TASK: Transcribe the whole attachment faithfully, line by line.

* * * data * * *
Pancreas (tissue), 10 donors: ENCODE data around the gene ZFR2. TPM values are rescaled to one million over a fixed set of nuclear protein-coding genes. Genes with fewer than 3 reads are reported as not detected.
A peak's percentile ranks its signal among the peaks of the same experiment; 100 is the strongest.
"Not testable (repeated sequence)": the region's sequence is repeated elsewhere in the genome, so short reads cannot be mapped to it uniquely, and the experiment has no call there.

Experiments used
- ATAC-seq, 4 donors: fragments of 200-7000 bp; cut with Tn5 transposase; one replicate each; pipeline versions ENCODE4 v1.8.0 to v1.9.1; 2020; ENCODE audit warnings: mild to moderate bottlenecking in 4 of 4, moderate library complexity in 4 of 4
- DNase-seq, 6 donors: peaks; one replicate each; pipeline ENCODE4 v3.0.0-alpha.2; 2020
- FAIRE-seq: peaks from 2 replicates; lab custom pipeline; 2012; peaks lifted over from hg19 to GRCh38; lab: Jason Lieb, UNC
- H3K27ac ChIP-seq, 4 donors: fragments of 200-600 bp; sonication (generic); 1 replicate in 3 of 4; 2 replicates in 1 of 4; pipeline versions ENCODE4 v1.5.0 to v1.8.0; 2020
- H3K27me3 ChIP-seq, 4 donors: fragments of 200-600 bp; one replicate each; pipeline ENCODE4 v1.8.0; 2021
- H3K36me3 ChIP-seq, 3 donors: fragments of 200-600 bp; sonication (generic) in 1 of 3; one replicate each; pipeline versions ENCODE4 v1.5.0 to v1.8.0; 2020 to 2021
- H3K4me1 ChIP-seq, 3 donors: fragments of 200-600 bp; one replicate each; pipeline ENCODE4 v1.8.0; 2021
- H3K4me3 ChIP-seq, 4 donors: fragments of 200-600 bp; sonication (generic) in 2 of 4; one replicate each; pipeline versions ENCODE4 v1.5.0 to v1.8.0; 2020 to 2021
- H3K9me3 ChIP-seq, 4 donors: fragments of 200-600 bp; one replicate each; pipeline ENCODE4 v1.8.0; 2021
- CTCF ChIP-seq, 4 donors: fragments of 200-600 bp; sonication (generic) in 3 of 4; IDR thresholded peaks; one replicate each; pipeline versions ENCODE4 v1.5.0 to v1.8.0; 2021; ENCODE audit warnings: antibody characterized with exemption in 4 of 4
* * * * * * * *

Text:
Pancreas (tissue), 10 donors: ENCODE data around the gene ZFR2. TPM values are rescaled to one million over a fixed set of nuclear protein-coding genes. Genes with fewer than 3 reads are reported as not detected.
A peak's percentile ranks its signal among the peaks of the same experiment; 100 is the strongest.
"Not testable (repeated sequence)": the region's sequence is repeated elsewhere in the genome, so short reads cannot be mapped to it uniquely, and the experiment has no call there.

Experiments used
- ATAC-seq, 4 donors: fragments of 200-7000 bp; cut with Tn5 transposase; one replicate each; pipeline versions ENCODE4 v1.8.0 to v1.9.1; 2020; ENCODE audit warnings: mild to moderate bottlenecking in 4 of 4, moderate library complexity in 4 of 4
- DNase-seq, 6 donors: peaks; one replicate each; pipeline ENCODE4 v3.0.0-alpha.2; 2020
- FAIRE-seq: peaks from 2 replicates; lab custom pipeline; 2012; peaks lifted over from hg19 to GRCh38; lab: Jason Lieb, UNC
- H3K27ac ChIP-seq, 4 donors: fragments of 200-600 bp; sonication (generic); 1 replicate in 3 of 4; 2 replicates in 1 of 4; pipeline versions ENCODE4 v1.5.0 to v1.8.0; 2020
- H3K27me3 ChIP-seq, 4 donors: fragments of 200-600 bp; one replicate each; pipeline ENCODE4 v1.8.0; 2021
- H3K36me3 ChIP-seq, 3 donors: fragments of 200-600 bp; sonication (generic) in 1 of 3; one replicate each; pipeline versions ENCODE4 v1.5.0 to v1.8.0; 2020 to 2021
- H3K4me1 ChIP-seq, 3 donors: fragments of 200-600 bp; one replicate each; pipeline ENCODE4 v1.8.0; 2021
- H3K4me3 ChIP-seq, 4 donors: fragments of 200-600 bp; sonication (generic) in 2 of 4; one replicate each; pipeline versions ENCODE4 v1.5.0 to v1.8.0; 2020 to 2021
- H3K9me3 ChIP-seq, 4 donors: fragments of 200-600 bp; one replicate each; pipeline ENCODE4 v1.8.0; 2021
- CTCF ChIP-seq, 4 donors: fragments of 200-600 bp; sonication (generic) in 3 of 4; IDR thresholded peaks; one replicate each; pipeline versions ENCODE4 v1.5.0 to v1.8.0; 2021; ENCODE audit warnings: antibody characterized with exemption in 4 of 4